The plenary session will be chaired by Chief Emeka Anyaoku, former Secretary-General of the Common-wealth.
As at last night, 27 global CEOs of oil companies, international banks and analysts had also confirmed participation.
Intending Nigerian participants are advised to register at thisdayonline.com/nigeriameetstheworld to book spaces at the summit.
 

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It sounds very promising:banana: ....but we need to get more information on it. But why aren´t the planners building it where Marina is? Badagary is so far away.
 

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Well done Naijalove, you beat me to it
 

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It sounds very promising:banana: ....but we need to get more information on it. But why aren´t the planners building it where Marina is? Badagary is so far away.
Yes it sounds promising. Lagos is probably the size of New York, so distance is not the issue, as NY has it's shares of spaced out cities.

Badagry has a lot of history to it that could also serve as a center for tourism. The Slave ports and monuments of Badagry itself could be a tourist attractions, and a city with hotels, restaurants and night clubs around the slave ports could be a good idea. Ghana and Senegal developed their slave ports. Very few people know that 40% of slaves were taken from Nigeria alone.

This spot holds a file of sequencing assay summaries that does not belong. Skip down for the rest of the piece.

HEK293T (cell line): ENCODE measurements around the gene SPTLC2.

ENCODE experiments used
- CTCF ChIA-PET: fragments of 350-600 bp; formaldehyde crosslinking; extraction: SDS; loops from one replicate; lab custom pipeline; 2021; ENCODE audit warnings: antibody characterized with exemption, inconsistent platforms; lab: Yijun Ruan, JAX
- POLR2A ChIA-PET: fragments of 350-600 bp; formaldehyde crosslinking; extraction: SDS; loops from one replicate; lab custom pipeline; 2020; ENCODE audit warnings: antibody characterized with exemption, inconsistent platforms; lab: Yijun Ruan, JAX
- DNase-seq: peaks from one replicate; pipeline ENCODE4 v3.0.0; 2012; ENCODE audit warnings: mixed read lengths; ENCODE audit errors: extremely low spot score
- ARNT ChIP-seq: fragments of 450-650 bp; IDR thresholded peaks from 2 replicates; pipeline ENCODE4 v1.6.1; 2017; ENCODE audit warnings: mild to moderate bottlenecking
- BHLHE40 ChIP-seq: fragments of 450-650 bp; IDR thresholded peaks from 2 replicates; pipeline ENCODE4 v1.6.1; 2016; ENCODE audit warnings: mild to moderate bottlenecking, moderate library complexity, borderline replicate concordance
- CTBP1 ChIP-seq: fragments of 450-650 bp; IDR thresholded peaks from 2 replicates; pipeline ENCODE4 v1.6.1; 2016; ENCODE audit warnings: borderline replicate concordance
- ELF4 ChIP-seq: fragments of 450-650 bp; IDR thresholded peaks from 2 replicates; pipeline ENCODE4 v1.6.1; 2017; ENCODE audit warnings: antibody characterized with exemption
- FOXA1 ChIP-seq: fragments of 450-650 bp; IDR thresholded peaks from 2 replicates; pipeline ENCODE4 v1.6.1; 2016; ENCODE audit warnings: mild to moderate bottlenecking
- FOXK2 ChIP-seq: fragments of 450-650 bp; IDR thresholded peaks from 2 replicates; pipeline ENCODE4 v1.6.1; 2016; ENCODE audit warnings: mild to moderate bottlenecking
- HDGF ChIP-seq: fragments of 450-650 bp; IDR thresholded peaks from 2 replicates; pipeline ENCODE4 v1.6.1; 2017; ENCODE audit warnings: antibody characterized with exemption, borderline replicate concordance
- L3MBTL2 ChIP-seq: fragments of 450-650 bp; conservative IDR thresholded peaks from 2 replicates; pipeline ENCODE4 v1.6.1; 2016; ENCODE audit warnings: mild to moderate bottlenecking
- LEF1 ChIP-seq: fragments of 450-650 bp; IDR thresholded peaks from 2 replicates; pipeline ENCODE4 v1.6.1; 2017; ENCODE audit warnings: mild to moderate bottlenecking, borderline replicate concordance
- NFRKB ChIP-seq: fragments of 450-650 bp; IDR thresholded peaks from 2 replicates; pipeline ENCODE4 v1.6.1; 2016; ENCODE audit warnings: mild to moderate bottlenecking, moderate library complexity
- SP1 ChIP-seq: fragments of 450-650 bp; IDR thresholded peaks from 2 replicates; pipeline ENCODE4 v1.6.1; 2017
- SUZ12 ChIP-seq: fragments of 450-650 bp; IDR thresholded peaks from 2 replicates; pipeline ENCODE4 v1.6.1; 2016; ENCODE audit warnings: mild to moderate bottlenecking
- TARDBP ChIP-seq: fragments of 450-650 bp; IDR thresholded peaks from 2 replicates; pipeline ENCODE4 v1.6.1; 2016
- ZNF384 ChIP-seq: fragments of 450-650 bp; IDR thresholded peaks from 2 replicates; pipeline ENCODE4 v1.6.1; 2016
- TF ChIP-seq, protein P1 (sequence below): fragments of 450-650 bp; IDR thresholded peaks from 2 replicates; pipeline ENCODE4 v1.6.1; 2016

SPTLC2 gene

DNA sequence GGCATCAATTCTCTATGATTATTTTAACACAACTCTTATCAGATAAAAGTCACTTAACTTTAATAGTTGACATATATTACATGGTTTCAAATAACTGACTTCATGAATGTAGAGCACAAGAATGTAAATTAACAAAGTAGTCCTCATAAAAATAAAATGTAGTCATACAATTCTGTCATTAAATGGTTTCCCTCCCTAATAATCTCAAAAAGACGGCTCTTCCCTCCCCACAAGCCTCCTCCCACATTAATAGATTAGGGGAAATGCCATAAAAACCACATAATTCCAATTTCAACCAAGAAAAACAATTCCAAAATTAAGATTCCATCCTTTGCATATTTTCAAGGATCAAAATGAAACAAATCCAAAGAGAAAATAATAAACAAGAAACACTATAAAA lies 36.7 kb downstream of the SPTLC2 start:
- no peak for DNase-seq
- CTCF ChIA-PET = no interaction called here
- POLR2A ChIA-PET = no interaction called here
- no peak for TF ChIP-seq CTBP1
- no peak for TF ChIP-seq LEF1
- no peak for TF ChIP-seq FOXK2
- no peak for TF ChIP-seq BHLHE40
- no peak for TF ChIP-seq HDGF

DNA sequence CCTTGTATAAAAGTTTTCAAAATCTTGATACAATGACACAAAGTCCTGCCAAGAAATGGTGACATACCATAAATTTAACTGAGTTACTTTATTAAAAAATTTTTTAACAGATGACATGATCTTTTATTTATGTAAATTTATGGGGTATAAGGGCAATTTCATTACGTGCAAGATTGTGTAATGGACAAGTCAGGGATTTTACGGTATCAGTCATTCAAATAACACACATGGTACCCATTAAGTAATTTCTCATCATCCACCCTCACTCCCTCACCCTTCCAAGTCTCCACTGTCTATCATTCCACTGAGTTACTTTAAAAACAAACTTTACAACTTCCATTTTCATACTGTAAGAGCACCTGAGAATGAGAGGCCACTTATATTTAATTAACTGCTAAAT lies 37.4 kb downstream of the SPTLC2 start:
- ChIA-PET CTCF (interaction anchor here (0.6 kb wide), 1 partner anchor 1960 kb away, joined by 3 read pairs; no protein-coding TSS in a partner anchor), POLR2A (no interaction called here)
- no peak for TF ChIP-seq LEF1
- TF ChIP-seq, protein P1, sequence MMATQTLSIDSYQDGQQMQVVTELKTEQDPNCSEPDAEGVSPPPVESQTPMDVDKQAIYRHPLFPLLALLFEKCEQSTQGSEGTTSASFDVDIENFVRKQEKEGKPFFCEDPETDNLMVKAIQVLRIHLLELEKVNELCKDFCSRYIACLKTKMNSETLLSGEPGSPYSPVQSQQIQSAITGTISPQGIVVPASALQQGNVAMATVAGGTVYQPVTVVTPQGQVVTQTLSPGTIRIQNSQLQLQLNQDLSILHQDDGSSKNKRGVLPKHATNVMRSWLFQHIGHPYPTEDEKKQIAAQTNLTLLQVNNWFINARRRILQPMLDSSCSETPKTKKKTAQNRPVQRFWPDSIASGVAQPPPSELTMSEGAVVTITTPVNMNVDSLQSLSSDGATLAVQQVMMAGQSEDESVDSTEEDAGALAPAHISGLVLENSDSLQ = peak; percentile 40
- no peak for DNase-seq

The Plan is a megacity. Meaning this is just one of many city centers that are planned. Besides, between the Marina and Badagry we could see lots of real estate spuring up.


The will link Badagry with the Marina using a metrorail. I think it is a good idea.
 

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@naijalove

I think you should save that picture and link to it from Photobucket or something. I see that you linked to it from the frontpage of the ThisDay website. The picture changes very often and you'll lose it once the Thisday webmaster changes the frontpage story.
 

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Yes it sounds promising. Lagos is probably the size of New York, so distance is not the issue, as NY has it's shares of spaced out cities.